As shown in FIG. 1 the predetermined breaking locations are arranged on parallel lines 61 in the film direction. As further shown in FIGS. 4 a and 4 b predetermined breaking locations 62 of circular cross-section are introduced into the film 3 along the line 61, and they completely sever both the carrier 32 and also the decorative layer 30 of the laminating film 3. The strength of the laminating film is set by the design in respect of the cross-section involved, the dimensions, the profile and the arrangement, that is to say the spacing of the predetermined breaking locations 62 from each other. In that respect the strength of the laminating film is preferably so set that, both during the high thermal loading involved in the application procedure and also under the usual environmental influences, the coefficient of expansion and the thermal expansion of the laminating film are not less than the coefficient of expansion and the thermal expansion respectively of the paper carrier, and to the strength of the film is so adjusted that it cannot be detached (that is to say the adhesion between the laminating film and the paper carrier is greater than the tearing strength of the laminating film) and nonetheless the film still has sufficient stability to be processed. The configuration and arrangement of the predetermined breaking locations 62 is thus determined both by the film properties of the laminating film 3, the substrate properties of the carrier 2 and also the properties of the application procedure by means of which the laminating film 3 is applied to the carrier 2. In that respect, factors of particular significance are the kind of material of the carrier film, the thermal capacity of the carrier film 3, the thermal conductivity of the carrier film, the coefficient of expansion of the carrier film, the thickness of the carrier film, the layer sequence and layer composition of the decorative layer arrangement, and the thermal capacity, the thermal conductivity and the coefficient of expansion of the decorative layer arrangement. The kind of material, thermal capacity, thermal conductivity, coefficient of expansion, thickness and surface roughness of the carrier 2 are further of particular significance. In addition the kind of application and the process parameters of pressure, temperature and contact time are further of particular significance. The thermal capacity, thermal conductivity and thickness of the layers of the laminating film 3 and the carrier 2 as well as the pressure, temperature and contact time involved in the application procedure determine the thermal differences occurring in the application procedure between the layers of the laminating film and the substrate, which in turn determine the thermal expansion based on the respective thermal coefficient of expansion of the laminating film 3 and the carrier 2. Thus the optimum predetermined breaking location design for the respective situation of use is preferably ascertained in tests on the basis of those complex relationships.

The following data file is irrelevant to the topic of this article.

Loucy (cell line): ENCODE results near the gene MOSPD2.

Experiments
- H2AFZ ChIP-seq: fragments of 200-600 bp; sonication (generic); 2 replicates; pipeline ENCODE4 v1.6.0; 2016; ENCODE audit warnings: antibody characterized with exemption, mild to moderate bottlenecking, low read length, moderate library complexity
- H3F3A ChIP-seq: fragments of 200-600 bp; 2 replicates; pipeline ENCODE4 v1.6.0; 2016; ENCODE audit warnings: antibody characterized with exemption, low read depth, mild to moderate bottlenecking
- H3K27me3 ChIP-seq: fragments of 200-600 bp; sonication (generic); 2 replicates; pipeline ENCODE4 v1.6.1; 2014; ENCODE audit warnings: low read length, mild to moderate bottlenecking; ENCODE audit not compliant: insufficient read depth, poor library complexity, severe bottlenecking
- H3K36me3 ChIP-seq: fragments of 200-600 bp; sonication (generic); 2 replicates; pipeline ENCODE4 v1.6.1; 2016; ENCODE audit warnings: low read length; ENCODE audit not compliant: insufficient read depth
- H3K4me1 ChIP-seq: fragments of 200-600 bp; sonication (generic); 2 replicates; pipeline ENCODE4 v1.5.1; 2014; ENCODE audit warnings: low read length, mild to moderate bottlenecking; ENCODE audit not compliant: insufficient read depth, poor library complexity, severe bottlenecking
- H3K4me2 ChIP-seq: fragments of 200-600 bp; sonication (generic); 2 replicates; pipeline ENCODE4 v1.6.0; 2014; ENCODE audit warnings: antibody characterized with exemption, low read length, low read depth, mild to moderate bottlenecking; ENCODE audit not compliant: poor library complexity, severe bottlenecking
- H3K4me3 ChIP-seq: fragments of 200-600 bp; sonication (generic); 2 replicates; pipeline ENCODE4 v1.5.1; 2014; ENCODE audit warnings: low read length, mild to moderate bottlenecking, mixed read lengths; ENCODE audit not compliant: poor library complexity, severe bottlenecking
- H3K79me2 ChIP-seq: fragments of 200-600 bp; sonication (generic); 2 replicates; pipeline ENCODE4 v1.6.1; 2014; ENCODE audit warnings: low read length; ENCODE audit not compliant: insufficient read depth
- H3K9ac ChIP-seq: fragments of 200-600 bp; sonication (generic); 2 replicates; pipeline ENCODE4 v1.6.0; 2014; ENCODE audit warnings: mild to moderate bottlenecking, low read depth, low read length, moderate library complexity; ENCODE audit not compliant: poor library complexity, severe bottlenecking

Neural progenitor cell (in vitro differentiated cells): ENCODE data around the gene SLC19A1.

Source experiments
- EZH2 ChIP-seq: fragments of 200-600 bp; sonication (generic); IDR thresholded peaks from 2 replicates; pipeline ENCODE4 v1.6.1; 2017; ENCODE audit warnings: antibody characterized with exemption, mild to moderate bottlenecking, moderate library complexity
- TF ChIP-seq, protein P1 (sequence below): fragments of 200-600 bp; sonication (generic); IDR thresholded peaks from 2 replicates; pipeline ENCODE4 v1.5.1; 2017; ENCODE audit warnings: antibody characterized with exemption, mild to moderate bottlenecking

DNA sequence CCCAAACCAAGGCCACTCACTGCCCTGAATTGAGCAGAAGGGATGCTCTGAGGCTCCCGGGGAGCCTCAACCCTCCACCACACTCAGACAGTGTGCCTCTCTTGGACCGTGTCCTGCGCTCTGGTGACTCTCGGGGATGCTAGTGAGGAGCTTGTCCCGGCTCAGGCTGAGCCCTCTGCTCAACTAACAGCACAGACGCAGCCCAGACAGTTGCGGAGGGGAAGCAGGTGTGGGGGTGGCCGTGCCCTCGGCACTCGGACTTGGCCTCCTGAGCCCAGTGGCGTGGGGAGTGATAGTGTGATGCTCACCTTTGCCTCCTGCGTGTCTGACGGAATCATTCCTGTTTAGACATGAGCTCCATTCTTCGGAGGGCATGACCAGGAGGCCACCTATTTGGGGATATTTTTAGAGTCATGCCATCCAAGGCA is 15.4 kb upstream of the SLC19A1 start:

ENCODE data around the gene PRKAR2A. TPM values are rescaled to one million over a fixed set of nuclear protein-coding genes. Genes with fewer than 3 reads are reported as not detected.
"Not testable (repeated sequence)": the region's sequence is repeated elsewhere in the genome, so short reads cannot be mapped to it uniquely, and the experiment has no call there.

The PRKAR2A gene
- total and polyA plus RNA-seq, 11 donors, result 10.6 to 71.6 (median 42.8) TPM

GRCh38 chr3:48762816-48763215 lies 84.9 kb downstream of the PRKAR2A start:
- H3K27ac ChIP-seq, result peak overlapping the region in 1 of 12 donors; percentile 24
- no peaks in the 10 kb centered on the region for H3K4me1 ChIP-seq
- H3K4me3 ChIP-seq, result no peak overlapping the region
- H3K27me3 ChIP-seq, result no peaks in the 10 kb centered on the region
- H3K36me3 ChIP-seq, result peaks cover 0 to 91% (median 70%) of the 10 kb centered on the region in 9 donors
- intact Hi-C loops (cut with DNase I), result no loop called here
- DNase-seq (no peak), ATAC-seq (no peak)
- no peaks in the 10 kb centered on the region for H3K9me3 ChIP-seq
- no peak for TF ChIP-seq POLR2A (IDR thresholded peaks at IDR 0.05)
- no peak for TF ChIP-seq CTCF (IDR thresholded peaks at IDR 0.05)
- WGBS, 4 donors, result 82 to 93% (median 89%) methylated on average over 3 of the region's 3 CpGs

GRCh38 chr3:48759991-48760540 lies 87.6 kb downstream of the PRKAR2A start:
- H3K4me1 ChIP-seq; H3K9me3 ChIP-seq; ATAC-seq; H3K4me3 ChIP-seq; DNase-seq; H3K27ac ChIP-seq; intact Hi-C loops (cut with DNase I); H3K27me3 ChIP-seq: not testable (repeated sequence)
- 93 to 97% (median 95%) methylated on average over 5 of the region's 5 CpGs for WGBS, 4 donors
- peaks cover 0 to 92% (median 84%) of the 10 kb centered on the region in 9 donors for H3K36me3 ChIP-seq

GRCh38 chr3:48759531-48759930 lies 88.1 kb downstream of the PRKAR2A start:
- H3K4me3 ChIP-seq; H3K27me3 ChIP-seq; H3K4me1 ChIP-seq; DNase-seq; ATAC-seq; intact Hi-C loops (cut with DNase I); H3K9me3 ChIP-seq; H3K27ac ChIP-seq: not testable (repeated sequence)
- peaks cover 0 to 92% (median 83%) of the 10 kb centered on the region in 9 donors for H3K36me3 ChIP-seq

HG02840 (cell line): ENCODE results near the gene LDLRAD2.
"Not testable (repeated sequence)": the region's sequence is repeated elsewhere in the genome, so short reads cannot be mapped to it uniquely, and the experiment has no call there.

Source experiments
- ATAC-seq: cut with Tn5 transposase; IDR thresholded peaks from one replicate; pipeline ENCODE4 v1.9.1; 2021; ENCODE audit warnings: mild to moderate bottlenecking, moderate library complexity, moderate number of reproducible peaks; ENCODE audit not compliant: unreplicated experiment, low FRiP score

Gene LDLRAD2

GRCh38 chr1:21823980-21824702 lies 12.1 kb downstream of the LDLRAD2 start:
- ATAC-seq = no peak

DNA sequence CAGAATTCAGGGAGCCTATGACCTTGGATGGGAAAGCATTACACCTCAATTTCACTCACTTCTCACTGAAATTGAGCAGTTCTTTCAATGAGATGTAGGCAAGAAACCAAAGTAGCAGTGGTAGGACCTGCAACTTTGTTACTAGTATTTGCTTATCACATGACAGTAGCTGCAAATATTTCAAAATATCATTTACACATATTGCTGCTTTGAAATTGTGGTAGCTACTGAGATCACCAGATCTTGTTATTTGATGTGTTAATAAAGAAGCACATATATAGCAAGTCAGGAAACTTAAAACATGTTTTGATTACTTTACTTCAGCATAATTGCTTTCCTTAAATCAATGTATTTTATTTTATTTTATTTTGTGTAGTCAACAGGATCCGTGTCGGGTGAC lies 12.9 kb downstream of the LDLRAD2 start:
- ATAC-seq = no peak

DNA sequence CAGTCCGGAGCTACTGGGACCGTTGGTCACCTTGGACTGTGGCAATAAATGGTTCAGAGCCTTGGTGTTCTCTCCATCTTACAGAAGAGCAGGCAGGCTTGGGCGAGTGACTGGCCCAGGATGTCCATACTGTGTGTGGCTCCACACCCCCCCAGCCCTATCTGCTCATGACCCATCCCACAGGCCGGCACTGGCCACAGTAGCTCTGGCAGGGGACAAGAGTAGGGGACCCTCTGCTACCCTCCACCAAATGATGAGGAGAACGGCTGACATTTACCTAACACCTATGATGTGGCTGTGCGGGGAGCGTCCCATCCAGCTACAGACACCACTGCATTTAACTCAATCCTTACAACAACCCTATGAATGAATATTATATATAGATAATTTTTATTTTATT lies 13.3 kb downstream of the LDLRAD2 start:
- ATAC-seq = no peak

To produce the predetermined breaking locations 62, as shown in FIG. 4 c, a laser beam acts from the side of the decorative layer arrangement 30 on the layers 33 through 36 of the decorative layer arrangement and on the carrier film 32 in such a way that those layers are removed by melting, vaporization or disintegration in the region of the laser beam. In that respect, for material removal in that fashion, it is necessary for the carrier film 32 and at least a part of the layers of the decorative layer arrangement 30 to absorb the laser radiation. That involves the absorption of energy which leads to an increase in the temperature of the material and removal of material.